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Watson

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About Watson

  • Rank
    Dr. Robert T. Workinger
  • Birthday 03/08/1944

Profile Information

  • Location:
    Saint Germain, Wisconsin
  • Interests
    Musky Fishing; Substitute Teaching; Hunter Safety Education
  1. Exactly who 'appoints' a Director to an Executive Position? The Board? The general membership? Since the position of Treasurer is vacant, what do the Bylaws say, if anything, about filling vacancies? Is there enough time before the Annual General Meeting for the Board to convene a Special Meeting?
  2. When should the results, or process, of an election be challenged, and how do you do it?
  3. Guest Greg has posed two questions. Mr. Huynh's response of "No" would be contradictory if applied to both questions. Perhaps he would be kind enough to clarify his meaning(s).
  4. At the annual stockholders' meeting, a nominating committee presents a list of nominees -- one person for each position on the board of directors. Nominations are also taken from the floor. Each shareholder controls a number of votes equal to the number of shares held. Shareholders not present in person may vote their shares in advance of the meeting by written proxy (of course, they will not be aware of any nominations from the floor). If there are no nominations from the floor, are the original nominees elected by acclamation? Should the nominees be voted on one at a time in the order nominated? Does it make a difference if the original nominees are referred to as a "slate?"
  5. In our 10-member assembly, the names of those members present are recorded at the start of the meeting. Thereafter, most questions are decided by Roll Call Votes. The minutes will read something like, "Ayes 8, Tom Bell and Jim Caldwell voted Noe" or "Dan Cooper voted Aye, all others voted Noe." Motion Carried/Lost. It probably seems a bit picky, but it seems to me that a Roll Call Vote should be precisely recorded as to name and action. What exactly is the secretary's responsibility? Comments?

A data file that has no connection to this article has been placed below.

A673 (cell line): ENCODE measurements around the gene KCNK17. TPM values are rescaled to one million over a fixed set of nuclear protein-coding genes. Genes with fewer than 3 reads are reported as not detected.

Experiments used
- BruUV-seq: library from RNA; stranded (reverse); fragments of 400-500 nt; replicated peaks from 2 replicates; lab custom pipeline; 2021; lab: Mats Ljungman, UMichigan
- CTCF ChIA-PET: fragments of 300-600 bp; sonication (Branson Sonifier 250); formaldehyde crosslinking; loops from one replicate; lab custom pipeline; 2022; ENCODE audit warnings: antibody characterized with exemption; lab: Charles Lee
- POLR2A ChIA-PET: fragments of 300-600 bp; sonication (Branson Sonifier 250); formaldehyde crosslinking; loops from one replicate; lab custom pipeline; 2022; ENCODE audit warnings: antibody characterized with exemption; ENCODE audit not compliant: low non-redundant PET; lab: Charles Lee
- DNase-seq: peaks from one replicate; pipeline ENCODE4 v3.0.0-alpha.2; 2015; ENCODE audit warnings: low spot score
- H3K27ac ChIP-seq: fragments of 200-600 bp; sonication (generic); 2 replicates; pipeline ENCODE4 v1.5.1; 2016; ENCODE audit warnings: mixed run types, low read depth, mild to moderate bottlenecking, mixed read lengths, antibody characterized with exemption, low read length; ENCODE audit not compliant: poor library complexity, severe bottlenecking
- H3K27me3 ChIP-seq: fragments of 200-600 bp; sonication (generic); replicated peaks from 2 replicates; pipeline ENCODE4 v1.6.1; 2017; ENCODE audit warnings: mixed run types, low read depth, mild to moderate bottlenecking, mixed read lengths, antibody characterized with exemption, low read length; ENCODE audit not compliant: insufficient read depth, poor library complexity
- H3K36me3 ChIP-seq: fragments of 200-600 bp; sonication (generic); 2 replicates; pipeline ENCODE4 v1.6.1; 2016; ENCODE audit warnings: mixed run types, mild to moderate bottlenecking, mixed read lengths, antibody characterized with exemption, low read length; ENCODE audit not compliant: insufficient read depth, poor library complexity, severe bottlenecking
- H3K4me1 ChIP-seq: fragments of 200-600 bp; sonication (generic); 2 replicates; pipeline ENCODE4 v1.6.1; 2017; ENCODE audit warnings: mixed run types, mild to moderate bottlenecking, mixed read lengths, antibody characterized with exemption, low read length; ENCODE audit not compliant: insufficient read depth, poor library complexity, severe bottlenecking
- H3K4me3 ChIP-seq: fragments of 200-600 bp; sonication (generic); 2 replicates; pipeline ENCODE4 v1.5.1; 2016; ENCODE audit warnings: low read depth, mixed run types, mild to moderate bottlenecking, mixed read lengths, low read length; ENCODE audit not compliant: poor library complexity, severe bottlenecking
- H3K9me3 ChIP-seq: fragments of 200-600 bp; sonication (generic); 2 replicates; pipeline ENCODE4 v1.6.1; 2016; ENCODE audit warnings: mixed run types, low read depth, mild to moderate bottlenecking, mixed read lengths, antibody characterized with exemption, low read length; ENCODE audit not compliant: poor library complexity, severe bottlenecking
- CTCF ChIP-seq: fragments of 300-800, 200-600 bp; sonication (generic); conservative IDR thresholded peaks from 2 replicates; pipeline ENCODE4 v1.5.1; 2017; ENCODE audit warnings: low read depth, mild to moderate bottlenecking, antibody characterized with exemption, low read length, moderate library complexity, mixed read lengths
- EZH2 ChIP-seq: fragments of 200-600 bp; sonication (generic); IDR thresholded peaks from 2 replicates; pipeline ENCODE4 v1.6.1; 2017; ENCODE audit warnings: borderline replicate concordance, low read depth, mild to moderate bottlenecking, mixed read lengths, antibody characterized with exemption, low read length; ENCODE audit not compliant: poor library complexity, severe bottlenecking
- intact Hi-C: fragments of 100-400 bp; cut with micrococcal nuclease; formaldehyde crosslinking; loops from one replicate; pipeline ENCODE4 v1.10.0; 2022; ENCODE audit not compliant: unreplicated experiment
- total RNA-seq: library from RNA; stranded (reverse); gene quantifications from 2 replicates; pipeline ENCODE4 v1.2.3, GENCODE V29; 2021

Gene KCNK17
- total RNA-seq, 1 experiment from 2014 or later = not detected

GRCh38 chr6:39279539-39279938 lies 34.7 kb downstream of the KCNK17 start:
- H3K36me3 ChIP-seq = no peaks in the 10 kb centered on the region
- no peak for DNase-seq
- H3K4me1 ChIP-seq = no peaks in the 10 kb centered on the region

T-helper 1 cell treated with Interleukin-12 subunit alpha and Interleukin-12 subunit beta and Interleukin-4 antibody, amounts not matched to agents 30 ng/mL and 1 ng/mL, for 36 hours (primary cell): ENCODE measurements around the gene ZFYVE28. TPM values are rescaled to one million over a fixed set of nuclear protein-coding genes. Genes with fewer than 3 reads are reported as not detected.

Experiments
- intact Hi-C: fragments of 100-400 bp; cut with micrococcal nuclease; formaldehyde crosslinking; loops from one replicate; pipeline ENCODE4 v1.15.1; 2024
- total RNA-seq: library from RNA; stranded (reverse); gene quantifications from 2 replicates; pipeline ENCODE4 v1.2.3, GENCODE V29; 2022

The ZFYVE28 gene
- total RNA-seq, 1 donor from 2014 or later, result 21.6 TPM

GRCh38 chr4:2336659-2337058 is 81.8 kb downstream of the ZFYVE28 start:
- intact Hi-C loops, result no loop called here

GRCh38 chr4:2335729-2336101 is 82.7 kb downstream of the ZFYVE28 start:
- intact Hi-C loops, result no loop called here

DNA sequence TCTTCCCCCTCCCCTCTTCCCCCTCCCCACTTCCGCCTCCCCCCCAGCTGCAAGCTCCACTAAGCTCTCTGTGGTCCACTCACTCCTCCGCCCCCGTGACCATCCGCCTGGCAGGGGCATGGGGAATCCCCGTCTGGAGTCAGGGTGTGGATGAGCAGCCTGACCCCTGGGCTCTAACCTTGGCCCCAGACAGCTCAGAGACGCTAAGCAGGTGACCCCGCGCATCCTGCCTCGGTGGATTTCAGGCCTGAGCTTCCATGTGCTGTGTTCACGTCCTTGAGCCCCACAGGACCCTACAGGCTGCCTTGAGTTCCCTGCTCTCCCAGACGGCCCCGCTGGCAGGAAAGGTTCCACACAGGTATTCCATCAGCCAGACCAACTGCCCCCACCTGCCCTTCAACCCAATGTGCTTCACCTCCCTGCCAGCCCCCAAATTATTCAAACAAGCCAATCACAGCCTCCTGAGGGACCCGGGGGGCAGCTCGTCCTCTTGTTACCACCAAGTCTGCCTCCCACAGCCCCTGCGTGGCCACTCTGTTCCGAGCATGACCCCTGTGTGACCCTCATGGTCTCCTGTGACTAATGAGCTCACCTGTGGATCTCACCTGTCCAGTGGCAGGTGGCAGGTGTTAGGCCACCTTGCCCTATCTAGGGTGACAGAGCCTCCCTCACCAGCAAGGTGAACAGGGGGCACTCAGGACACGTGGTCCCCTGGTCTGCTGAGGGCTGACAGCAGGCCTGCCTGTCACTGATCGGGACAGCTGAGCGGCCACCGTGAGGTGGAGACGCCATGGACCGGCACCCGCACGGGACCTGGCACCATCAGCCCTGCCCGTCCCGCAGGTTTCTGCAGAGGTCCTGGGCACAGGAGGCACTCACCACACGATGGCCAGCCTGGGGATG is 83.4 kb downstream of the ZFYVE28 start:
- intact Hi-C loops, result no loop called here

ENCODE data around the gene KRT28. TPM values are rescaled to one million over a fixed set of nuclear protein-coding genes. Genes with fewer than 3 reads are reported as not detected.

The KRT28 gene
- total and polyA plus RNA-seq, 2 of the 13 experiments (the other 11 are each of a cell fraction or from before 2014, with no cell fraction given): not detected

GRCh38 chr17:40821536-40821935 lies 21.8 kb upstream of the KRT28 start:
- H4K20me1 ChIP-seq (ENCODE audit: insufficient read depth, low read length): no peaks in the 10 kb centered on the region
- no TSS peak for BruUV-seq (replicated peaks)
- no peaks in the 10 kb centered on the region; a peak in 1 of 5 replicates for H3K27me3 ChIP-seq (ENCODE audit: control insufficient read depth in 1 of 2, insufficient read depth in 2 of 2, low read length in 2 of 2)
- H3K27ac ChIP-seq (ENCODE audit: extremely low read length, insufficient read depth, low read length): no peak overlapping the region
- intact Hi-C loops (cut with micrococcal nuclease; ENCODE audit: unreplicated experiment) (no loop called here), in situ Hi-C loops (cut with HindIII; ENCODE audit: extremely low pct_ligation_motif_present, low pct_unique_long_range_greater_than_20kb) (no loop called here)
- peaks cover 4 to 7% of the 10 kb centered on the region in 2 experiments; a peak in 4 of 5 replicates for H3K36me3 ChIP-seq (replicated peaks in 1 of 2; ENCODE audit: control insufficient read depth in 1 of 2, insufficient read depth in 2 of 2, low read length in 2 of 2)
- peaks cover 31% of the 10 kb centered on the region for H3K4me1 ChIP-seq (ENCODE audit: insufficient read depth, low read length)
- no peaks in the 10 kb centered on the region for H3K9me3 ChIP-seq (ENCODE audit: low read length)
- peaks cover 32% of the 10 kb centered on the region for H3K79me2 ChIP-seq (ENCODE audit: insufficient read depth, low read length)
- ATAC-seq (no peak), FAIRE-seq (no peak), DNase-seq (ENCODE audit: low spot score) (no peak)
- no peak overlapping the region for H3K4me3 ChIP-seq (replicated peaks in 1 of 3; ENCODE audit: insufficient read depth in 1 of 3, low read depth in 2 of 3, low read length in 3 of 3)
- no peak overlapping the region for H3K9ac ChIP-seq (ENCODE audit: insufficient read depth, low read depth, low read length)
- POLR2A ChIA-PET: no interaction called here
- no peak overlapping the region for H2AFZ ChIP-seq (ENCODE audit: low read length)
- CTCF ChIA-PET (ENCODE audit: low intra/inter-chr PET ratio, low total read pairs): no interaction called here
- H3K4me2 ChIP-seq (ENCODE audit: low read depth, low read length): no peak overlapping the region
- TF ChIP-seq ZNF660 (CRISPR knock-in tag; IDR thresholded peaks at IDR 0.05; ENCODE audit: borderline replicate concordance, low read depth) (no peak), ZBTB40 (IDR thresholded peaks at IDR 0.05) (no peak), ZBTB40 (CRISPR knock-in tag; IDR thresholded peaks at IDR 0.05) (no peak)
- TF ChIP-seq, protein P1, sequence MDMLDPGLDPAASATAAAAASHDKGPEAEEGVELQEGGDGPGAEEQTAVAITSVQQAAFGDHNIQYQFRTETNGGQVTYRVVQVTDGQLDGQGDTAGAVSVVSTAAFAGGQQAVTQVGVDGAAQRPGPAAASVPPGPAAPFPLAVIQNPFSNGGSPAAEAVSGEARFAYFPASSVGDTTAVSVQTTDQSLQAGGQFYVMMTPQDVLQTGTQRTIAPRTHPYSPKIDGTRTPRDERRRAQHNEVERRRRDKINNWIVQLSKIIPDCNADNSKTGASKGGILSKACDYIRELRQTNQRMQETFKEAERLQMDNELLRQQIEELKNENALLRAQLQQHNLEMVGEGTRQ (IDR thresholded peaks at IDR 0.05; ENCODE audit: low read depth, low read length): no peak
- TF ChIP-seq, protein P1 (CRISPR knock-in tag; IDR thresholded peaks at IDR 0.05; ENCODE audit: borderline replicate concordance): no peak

6. Thanks to all of you for your attention to my question. There are people here who believe that a committee be required to have a non-member secretary keep minutes and immediately submit those minutes to the parent assembly as the committee's 'report'. The committee members, therefore, never have an opportunity to review those minutes before they are distributed and errors remain uncorrected before such minutes are 'filed' as a permanent record. I personally agree that this is a sorry attempt to improve on RONR. When opportunities present themselves, I try to diplomatically bring about change. Same old story; I'm sure you've all been there. It's the tale of Sisyphus all over again.
  7. If circumstances require that the minutes of a standing committee be approved before its next regular committee meeting, and calling a special meeting just for that purpose is not possible, what other options are available? (Note: This committee is empowered to make its own rules of procedure and all members have access to email.) Thank you.
  8. The secretary (City Clerk) of our city (Common Council) meetings routinely records in the minutes paraphrased summaries of citizens' remarks made during the public comment period on the agendum. Recently she also tried to paraphrase my contribution to a discussion which took place with a main motion on the floor. Short comments by other individuals (aldermen) were not mentioned, and I felt that her paraphrasing of my remarks was somewhat slanted. There is no special rule of order addressing what should be included in the minutes, and I find such attempts to summarize comments 'for the record' to definitely be not in keeping with RONR, our parliamentary authority. Other city officials feel that the clerk's actions provide a necessary contribution to 'transparency' and to keeping an accurate record of the proceedings. Your comments and/or recommended course of action will be much appreciated.
  9. In an ordinary society that meets monthly, does the motion to Postpone Indefinitely remain in effect beyond the current session? At a future meeting, is it necessary to re-introduce the main motion as a totally new resolution? Thank you.
  10. When a nonmember or guest is present at a committee meeting, does RONR specify a proper procedure for asking or allowing this person to address the committee?
  11. The bylaws read: "The presiding officer shall . . . conduct the proceedings of the meeting in accordance with the parliamentary rules contained in Robert's Rules of Order, Newly Revised, unless otherwise provided by statute or by the rules in this chapter." Recently, after researching a topic, I quoted RONR (11th ed.). Immediately another member stated that this was incorrect and that I must reference the 10th Edition because that was the edition in use when the bylaws were written and approved. Not wishing to be confrontational, is there an Official Interpretation to which I may refer in response? Thank you, RTW